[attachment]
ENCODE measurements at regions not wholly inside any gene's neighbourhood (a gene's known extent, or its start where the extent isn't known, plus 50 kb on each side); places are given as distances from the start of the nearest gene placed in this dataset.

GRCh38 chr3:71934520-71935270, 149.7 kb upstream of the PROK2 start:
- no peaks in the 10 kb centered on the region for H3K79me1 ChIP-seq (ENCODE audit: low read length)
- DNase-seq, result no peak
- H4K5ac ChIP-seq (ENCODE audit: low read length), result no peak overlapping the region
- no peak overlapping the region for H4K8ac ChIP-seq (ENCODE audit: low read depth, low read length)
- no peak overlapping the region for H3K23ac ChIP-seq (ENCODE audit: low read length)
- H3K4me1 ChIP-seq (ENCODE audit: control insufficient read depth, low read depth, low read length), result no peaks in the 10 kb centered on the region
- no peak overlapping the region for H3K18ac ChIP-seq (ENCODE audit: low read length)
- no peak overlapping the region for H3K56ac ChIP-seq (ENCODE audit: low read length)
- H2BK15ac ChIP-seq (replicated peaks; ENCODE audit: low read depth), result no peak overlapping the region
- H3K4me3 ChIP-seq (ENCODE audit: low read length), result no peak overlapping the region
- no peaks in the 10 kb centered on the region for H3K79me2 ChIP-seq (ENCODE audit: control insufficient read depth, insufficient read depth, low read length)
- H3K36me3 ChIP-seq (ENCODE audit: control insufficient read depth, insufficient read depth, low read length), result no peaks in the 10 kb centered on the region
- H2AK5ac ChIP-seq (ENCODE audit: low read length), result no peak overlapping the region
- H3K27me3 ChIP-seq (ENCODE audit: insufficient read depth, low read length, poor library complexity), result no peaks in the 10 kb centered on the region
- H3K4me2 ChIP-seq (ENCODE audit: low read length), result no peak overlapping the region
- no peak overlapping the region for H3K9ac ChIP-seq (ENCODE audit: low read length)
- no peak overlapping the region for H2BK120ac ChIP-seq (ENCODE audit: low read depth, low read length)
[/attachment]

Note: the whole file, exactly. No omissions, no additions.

ENCODE measurements at regions not wholly inside any gene's neighbourhood (a gene's known extent, or its start where the extent isn't known, plus 50 kb on each side); places are given as distances from the start of the nearest gene placed in this dataset.

GRCh38 chr3:71934520-71935270, 149.7 kb upstream of the PROK2 start:
- no peaks in the 10 kb centered on the region for H3K79me1 ChIP-seq (ENCODE audit: low read length)
- DNase-seq, result no peak
- H4K5ac ChIP-seq (ENCODE audit: low read length), result no peak overlapping the region
- no peak overlapping the region for H4K8ac ChIP-seq (ENCODE audit: low read depth, low read length)
- no peak overlapping the region for H3K23ac ChIP-seq (ENCODE audit: low read length)
- H3K4me1 ChIP-seq (ENCODE audit: control insufficient read depth, low read depth, low read length), result no peaks in the 10 kb centered on the region
- no peak overlapping the region for H3K18ac ChIP-seq (ENCODE audit: low read length)
- no peak overlapping the region for H3K56ac ChIP-seq (ENCODE audit: low read length)
- H2BK15ac ChIP-seq (replicated peaks; ENCODE audit: low read depth), result no peak overlapping the region
- H3K4me3 ChIP-seq (ENCODE audit: low read length), result no peak overlapping the region
- no peaks in the 10 kb centered on the region for H3K79me2 ChIP-seq (ENCODE audit: control insufficient read depth, insufficient read depth, low read length)
- H3K36me3 ChIP-seq (ENCODE audit: control insufficient read depth, insufficient read depth, low read length), result no peaks in the 10 kb centered on the region
- H2AK5ac ChIP-seq (ENCODE audit: low read length), result no peak overlapping the region
- H3K27me3 ChIP-seq (ENCODE audit: insufficient read depth, low read length, poor library complexity), result no peaks in the 10 kb centered on the region
- H3K4me2 ChIP-seq (ENCODE audit: low read length), result no peak overlapping the region
- no peak overlapping the region for H3K9ac ChIP-seq (ENCODE audit: low read length)
- no peak overlapping the region for H2BK120ac ChIP-seq (ENCODE audit: low read depth, low read length)